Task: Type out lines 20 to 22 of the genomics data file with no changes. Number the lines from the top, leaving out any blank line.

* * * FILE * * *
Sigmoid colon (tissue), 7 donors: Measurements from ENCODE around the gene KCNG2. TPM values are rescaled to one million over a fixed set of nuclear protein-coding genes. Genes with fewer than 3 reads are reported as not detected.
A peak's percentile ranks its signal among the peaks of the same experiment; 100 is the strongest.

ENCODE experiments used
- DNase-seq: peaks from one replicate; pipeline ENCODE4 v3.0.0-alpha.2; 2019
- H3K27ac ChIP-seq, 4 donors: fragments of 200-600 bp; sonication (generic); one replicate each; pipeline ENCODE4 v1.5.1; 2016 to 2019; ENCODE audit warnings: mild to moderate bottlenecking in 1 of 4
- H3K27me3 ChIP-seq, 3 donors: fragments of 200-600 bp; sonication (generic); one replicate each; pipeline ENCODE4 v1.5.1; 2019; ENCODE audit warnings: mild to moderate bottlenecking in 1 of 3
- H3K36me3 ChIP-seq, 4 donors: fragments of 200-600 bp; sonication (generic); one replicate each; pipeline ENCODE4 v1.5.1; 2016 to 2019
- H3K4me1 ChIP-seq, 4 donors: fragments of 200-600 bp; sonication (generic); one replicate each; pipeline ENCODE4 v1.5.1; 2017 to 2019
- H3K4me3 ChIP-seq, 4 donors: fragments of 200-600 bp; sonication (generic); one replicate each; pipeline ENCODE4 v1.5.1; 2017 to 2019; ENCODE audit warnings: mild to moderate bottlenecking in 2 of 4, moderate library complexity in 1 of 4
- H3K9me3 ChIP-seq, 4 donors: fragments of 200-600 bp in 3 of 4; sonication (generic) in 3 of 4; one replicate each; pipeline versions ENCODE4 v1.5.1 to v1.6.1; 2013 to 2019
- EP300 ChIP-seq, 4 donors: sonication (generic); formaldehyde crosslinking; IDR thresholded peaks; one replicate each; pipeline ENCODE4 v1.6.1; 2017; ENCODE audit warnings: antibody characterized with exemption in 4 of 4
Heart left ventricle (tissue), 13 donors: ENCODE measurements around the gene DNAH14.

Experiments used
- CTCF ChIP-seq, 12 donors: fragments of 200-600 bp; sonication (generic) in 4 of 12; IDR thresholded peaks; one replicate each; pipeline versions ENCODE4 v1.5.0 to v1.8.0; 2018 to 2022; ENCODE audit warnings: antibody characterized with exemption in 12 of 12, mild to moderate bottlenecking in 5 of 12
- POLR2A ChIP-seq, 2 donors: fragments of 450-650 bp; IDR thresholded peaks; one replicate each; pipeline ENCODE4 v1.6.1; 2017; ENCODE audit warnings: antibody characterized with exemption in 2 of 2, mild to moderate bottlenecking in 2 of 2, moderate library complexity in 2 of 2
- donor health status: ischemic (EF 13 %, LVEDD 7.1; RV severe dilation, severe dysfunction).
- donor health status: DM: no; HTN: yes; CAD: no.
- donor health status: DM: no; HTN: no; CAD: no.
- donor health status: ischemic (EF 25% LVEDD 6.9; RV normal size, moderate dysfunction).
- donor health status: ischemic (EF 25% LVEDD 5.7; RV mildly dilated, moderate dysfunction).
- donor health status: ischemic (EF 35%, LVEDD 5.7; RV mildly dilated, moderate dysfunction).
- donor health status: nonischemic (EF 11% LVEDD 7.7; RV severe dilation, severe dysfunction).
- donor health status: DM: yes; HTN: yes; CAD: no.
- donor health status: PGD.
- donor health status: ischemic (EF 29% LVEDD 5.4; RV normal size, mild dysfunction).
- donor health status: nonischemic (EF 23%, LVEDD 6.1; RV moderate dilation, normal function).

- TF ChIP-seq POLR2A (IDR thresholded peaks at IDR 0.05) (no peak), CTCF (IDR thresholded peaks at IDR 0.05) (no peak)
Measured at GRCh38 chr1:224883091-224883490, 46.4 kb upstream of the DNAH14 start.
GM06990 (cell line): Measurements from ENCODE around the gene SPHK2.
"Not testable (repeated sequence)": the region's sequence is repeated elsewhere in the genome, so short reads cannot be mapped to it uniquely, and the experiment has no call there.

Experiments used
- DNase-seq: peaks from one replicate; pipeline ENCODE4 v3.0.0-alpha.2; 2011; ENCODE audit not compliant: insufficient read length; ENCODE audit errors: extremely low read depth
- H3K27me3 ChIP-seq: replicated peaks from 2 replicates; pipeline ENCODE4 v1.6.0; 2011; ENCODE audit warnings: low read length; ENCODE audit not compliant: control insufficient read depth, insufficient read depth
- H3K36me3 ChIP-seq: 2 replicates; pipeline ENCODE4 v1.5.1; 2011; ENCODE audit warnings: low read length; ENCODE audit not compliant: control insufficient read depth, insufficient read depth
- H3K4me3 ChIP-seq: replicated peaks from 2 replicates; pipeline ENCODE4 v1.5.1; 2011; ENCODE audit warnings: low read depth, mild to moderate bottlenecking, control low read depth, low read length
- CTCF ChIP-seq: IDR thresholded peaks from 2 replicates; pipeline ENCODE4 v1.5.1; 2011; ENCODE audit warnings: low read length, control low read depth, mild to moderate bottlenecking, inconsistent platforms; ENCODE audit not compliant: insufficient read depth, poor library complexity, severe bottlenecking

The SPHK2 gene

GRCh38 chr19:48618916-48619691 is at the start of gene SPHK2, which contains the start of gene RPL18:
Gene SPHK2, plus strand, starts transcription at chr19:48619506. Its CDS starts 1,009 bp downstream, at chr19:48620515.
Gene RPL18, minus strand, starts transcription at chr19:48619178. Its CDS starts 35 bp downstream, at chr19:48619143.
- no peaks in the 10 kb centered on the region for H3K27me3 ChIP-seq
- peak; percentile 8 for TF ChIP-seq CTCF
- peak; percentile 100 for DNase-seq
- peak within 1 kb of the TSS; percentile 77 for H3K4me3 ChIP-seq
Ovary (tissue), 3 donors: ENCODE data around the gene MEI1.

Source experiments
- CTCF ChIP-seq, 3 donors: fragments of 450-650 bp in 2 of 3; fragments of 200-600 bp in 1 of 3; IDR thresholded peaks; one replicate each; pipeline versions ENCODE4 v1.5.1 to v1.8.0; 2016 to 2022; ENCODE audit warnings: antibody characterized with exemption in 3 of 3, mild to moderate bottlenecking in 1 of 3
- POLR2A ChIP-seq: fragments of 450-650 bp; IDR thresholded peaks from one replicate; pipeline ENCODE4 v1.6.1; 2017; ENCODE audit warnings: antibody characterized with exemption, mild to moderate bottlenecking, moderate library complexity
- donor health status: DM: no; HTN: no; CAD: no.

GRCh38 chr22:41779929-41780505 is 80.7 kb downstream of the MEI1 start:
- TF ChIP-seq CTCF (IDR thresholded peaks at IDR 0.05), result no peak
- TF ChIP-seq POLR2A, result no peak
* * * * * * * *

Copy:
- donor health status: ischemic (EF 25% LVEDD 5.7; RV mildly dilated, moderate dysfunction).
- donor health status: ischemic (EF 35%, LVEDD 5.7; RV mildly dilated, moderate dysfunction).
- donor health status: nonischemic (EF 11% LVEDD 7.7; RV severe dilation, severe dysfunction).